- all eastern Japan sites found by Fujimura
- other archaeologists do not (cannot?) find Early & Middle Pal. sites independently
- western Japan sites not certainly human -- Sozudai
- rather sloppy work & publications
- accept as human artifacts because they fit the parameters, but context says geofacts
- compilations of the Early & Middle Pal. materials are very superficial
- no detailed, complete work summarizing the whole Early & Middle Palaeolithic
- dates are in fact widely scattered for the same stratum
- wide range for same method
- wide range among methods
- ± factors >10% are common
- many ± factors are >20-30%
- this could mean badly disturbed deposits
- sociological problems in Early & Middle Palaeolithic research
- members of a group must all agree
- to maintain open contacts, most archaeologists do not openly express disagreement
- won't discuss the subject with people who disagree
- some archaeologists disagree by ignoring
- some archaeologists (Sato 1992) write as if they agree, but give very little detail or space to the Early & Middle Palaeolithic in a book on the Japanese Palaeolithic
- total 321 pages of text
- 47 pages for Early & Middle Pal.
- 199 pages for Late Pal.
- remainder for other related topics
- many archaeologists dig only as deep as their interest
- hence the Late Palaeolithic is often missed or ignored
- the Early & Middle Palaeolithic get even less general attention
Arai, Fusao. 1971a. Serizawa Ronbun ni taisuru Ronhyo (Comments on Serizawa's Paper). Daiyonki Kenkyu (The Quaternary Research) 10, pp. 191-192.
Arai, Fusao. 1971b. Kita Kanto Romu to Sekki Hoganso -- Toku ni Zenki Kyusekki Bunka-so no Shomondai (Stone Implement-bearing Layers in the Kanto Loam in North Kanto, Japan: Problems on the So-called Early Palaeolitic in View of Geology). Daiyonki Kenkyu (The Quaternary Research) 10, pp. 317-329.
Fujiwara, H. and Fujimura, S. 1990. Fukushima-ken Kaminodejima Iseki, Ohira Iseki (The Kaminodejima and Ohira Sites in Fukushima Prefecture). Dai-3-kai Tohoku Nihon no Kyusekki Bunka o Kataru Kai (3rd Meeting of the Northeastern Japan Palaeolithic Discussion Society). Yamagata: Yamagata Kenritsu Hakubutsukan, pp.4-6.
Nakano, M. 1988. Kokogaku Shiryo ni Zanzon suru Shishitsu -- Babadan A Iseki no Sekki ni Zanzon suru Shibo no Bunseki (Ancient Lipids in Archaeological Remains -- Analysis of Remained [sic] Lipids from Lithic Artifacts at Babadan A Site). Nihon Daiyonki Gakkai Koen Yoshishu 18 (Programme and Abstracts, no. 18), pp. 32-37. Nihon Daiyonki Gakkai (Japan Association for Quaternary Research), Tokyo.
Oda, Shizuo, and Charles T. Keally. 1979. Japanese Paleolithic Cultural Chronology. Privately published monograph.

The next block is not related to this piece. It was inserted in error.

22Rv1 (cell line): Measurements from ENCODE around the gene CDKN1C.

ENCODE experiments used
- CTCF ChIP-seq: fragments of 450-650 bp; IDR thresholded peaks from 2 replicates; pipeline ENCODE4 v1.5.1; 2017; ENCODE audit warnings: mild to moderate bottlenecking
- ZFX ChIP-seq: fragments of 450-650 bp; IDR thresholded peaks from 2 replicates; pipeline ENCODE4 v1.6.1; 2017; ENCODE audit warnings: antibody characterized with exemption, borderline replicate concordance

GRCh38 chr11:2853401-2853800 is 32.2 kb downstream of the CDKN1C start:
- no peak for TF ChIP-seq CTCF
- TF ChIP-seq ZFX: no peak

Oda, Shizuo, and Charles T. Keally. 1986. A Critical Look at the Palaeolithic and "Lower Palaeolithic" Research in Miyagi Prefecture, Japan. Jinruigaku Zasshi (Journal of the Anthropological Society of Nippon) 94: 325-361.
Reynolds, T. E. G. 1986. Toward Peopling the New World: A Possible Early Paleolithic in Tohoku District, Japan. American Antiquity 51: 330-332.
Sekki Bunka Danwakai (Stone Age Research Group) (editor) 1991. Takamori Iseki
(Takamori Site). Sekki Bunka Danwakai, Sendai.
Serizawa, Chosuke. 1965. A Lower Palaeolithic Industry from the Sozudai Site, Oita Prefecture. Nihon Bunka Kenkyujo Kenkyu Hokoku (Research Report of the Japanese Culture Research Center), 1. Sendai: Tohoku University, pp. 1-119.
Serizawa, Chosuke. 1976. The Stone Age of Japan. Asian Perspectives, XIX(1), pp. 1-14.
Sudo, T., H. Kajiwara, M. Sagawa, and K. Sakuma (editors) 1987. Tohoku Daigaku Maizo Bunkazai Chosa Hokoku 2 (Report of the Archaeological Research on the Campus of Tohoku University, no. 2 [Aobayama Site]). Tohoku Daigaku Maizo Bunkazai Chosa Iinkai (The Commission of the Buried Cultural Properties in [sic] the Campus of Tohoku University), Sendai.
Tateno, H. 1989. Tama Nyu Taun No. 471-B Iseki no Chosa Seika (The Tama New Town No. 471-B Site. Nihon Kokogaku Nempo 40, 1987 Nendoban (Archaeologica Japonica, Fiscal Year 1987 Report). Tokyo: Nihon Kokogaku Kyokai (Japanese Archaeological Association), pp.393-396.
Toda, M. 1990. Tochigi-ken Nasu-machi Nanamagari Iseki (The Nanamagari Site in Nasu, Tochigi Prefecture). Dai-3-kai Tohoku Nihon no Kyusekki Bunka o Kataru Kai (3rd Meeting of the Northeastern Japan Palaeolithic Discussion Society). Yamagata: Yamagata Kenritsu Hakubutsukan, pp.1-3.
Tohoku Rekishi Shiryokan, and Sekki Bunka Danwakai (Tohoku Historical Museum, and Stone Age Research Group) (editors) 1986. Babadan A Iseki I -- Zenki Kyusekki Jidai no Kenkyu (Babadan A Site -- Research on the Early Palaeolithic, vol. 1). Tohoku Rekishi Shiryokan Shiryoshu 16 (Publications of the Tohoku Historical Museum, no. 16). Miyagi-ken Bunkazai Hogo Kyokai (Society for the Protection of Miyagi Prefectural Cultural Properties), Sendai.
Tohoku Rekishi Shiryokan, and Sekki Bunka Danwakai (Tohoku Historical Museum, and Stone Age Research Group) (editors) 1988. Babadan A Iseki II -- Zenki Kyusekki Jidai no Kenkyu (Babadan A Site -- Research on the Early Palaeolithic, vol. 2). Tohoku Rekishi Shiryokan Shiryoshu 23 (Publications of the Tohoku Historical Museum, no. 23). Miyagi-ken Bunkazai Hogo Kyokai (Society for the Protection of Miyagi Prefectural Cultural Properties), Sendai.
Tohoku Rekishi Shiryokan, and Sekki Bunka Danwakai (Tohoku Historical Museum, and Stone Age Research Group) (editors) 1989. Babadan A Iseki III -- Zenki Kyusekki Jidai no Kenkyu (Babadan A Site -- Research on the Early Palaeolithic, vol. 3). Tohoku Rekishi Shiryokan Shiryoshu 26 (Publications of the Tohoku Historical Museum, no. 26). Miyagi-ken Bunkazai Hogo Kyokai (Society for the Protection of Miyagi Prefectural Cultural Properties), Sendai.
Tokyo-to Maizo Bunkazai Senta Chosa Kenkyubu (Tokyo Metropolitan Archaeology Center, Excavation and Research Section). 1987. Tama Nyu Taun No. 471-B Iseki no Chosa Gaiyo (Summary Report on the Excavation of the Tama New Town No. 471-B Site). Gekkan Bunkazai (Monthly Cultural Properties) 12, pp. 17-23.